Triumph Spitfire Auto Transport Quote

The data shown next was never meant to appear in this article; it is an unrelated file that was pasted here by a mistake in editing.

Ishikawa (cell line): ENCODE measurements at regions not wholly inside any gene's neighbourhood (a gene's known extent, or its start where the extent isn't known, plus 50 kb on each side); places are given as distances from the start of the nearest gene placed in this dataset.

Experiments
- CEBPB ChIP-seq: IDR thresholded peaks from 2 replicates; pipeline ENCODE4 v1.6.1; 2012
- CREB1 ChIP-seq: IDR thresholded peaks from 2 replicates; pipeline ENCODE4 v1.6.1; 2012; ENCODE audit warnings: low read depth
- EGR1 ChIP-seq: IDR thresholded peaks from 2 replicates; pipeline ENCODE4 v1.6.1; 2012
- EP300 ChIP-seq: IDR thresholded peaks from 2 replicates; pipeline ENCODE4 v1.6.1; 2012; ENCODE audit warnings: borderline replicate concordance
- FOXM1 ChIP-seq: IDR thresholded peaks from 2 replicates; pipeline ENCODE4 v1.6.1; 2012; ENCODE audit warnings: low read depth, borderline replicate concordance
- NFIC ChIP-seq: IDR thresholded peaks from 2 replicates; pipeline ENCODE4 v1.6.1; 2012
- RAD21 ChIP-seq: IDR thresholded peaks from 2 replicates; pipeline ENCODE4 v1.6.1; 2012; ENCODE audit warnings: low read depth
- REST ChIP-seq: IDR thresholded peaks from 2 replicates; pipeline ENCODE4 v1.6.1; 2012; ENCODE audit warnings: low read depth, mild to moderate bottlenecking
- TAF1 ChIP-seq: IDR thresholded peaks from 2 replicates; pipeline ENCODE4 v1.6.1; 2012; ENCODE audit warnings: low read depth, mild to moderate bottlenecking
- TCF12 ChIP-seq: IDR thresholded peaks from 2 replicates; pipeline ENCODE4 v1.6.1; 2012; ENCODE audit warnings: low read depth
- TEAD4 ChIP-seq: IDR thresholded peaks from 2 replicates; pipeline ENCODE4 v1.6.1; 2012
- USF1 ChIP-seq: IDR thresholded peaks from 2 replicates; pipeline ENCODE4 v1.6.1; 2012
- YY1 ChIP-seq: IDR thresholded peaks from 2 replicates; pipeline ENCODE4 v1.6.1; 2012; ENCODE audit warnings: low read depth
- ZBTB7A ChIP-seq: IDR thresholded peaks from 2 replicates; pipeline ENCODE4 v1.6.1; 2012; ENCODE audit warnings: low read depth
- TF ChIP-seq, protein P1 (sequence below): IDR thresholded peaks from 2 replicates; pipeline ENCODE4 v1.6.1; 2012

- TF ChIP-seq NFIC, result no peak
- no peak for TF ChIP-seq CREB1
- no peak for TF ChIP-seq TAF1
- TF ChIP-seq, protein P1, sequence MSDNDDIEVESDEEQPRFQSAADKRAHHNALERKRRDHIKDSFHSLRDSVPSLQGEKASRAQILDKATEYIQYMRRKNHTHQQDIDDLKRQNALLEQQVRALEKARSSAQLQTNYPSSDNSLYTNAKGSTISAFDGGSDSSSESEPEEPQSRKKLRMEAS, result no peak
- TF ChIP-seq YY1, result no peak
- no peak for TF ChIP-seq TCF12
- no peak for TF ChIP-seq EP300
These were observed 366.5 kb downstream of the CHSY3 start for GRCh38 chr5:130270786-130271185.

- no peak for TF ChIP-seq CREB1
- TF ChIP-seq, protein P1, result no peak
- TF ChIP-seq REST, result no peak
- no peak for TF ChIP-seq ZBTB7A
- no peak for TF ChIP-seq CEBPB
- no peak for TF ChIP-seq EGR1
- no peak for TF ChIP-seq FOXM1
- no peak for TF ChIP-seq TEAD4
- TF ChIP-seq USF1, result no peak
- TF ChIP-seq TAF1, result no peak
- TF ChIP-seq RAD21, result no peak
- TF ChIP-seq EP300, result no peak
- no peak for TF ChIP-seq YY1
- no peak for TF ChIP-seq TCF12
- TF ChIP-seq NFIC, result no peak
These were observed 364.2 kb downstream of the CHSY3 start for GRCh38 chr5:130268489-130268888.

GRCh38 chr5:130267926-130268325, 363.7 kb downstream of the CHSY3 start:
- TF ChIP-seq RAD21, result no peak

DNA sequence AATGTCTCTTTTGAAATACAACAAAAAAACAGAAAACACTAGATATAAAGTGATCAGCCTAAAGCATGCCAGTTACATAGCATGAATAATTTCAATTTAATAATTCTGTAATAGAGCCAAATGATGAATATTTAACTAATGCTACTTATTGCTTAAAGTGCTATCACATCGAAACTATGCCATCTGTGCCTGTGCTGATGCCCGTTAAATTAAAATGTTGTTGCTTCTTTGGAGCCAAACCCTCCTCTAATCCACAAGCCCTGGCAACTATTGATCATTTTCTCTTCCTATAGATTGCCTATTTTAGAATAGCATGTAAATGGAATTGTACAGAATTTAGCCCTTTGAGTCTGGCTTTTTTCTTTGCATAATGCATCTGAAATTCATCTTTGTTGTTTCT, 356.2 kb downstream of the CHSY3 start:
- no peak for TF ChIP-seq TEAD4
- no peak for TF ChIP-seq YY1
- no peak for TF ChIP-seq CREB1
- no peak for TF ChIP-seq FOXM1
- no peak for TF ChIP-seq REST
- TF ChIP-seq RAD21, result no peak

The Triumph Spitfire was a small British two-seat sports car that was introduced in 1962. The vehicle was created from a design completed for Standard-Triumph in 1957 by Italian designer Giovanni Michelotti. The internal codename for the project was the Bomb. It was originally intended by Standard-Triumph to compete in the small sports car segment, which had opened up with the launch of the Austin-Healey Sprite. Triumph's plan was to use the mechanics from their small sedan, the Triumph Herald, to underpin the new model. The 1965 MkII was very similar to the original model but featured a more highly tuned engine, which was mainly accomplished through a sportier camshaft design and tubular exhaust manifold. These changes increased the power to 67 bhp. Further, this improved the top speed to 92 mph, which was moderately decent at the time. Today of course it would be laughable. Additionally, the interior trim was also improved from the first model to the second. The reputation of the Spitfire, which like many types of smaller two-seat roadsters to a hard beating during the 1980s and early 1990s. On the other hand, throughout the world there are many British car clubs and Triumph car clubs whose members have many examples of Triumph Spitfires that are in supreme condition. Nevertheless, despite having sold more than the MG Midget and having been produced for longer than any other Triumph car, the Triumph Spitfire often suffered from the comparison to the MG. At the end of the day though, the Spitfire did survive on the market for 18 long years. However, it was known to have an inadequate rear suspension, which was later corrected in the following models. Thus, values today remain relatively low making it a sought-after classic sports car for the enthusiast with a small purse.